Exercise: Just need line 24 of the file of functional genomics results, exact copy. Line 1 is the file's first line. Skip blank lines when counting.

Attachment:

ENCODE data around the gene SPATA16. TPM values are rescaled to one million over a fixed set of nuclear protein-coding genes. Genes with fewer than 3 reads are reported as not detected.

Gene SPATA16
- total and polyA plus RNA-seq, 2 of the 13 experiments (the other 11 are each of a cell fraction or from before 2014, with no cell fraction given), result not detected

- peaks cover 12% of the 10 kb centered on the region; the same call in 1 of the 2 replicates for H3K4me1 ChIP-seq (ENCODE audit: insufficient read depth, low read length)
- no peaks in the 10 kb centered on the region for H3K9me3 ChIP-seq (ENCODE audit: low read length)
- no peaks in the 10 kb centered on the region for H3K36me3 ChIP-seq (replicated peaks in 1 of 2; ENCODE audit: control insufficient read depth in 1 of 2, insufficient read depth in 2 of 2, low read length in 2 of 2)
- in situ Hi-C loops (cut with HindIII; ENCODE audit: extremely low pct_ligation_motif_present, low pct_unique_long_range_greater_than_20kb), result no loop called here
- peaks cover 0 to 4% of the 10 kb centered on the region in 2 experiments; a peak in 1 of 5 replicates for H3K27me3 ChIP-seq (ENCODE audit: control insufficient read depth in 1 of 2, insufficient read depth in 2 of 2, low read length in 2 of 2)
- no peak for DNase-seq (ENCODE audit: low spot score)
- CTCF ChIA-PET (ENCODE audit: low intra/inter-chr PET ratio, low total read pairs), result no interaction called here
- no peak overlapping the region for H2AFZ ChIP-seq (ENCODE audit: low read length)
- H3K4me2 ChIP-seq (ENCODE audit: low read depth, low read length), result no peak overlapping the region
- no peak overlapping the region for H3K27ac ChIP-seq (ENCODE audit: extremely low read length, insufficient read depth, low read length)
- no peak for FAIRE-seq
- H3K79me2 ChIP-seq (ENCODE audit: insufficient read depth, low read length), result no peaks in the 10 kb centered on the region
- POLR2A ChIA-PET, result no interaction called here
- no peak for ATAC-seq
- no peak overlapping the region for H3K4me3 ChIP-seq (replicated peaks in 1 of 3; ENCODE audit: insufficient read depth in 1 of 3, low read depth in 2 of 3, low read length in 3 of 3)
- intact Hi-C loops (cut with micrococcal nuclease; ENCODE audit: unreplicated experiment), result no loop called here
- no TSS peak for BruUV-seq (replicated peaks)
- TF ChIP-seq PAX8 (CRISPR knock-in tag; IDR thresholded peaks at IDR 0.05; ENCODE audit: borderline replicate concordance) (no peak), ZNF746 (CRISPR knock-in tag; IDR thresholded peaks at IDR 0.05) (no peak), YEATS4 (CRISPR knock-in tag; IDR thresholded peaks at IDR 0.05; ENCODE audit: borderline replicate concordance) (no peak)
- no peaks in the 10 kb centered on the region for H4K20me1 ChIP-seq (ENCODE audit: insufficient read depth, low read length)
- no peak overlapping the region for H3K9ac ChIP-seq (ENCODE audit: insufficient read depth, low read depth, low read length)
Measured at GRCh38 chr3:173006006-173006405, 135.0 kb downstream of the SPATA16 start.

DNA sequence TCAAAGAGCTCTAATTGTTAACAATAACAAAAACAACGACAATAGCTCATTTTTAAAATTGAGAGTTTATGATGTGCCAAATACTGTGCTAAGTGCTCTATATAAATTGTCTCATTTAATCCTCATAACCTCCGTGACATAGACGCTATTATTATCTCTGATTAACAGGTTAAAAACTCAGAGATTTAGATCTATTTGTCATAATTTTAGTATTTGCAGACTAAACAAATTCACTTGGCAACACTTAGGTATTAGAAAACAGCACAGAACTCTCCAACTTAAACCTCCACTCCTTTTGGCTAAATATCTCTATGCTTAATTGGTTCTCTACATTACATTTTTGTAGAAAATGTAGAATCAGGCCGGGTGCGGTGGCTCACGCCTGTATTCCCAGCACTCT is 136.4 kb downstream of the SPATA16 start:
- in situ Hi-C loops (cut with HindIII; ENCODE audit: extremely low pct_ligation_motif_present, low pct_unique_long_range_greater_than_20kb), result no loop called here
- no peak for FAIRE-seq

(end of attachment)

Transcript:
Measured at GRCh38 chr3:173006006-173006405, 135.0 kb downstream of the SPATA16 start.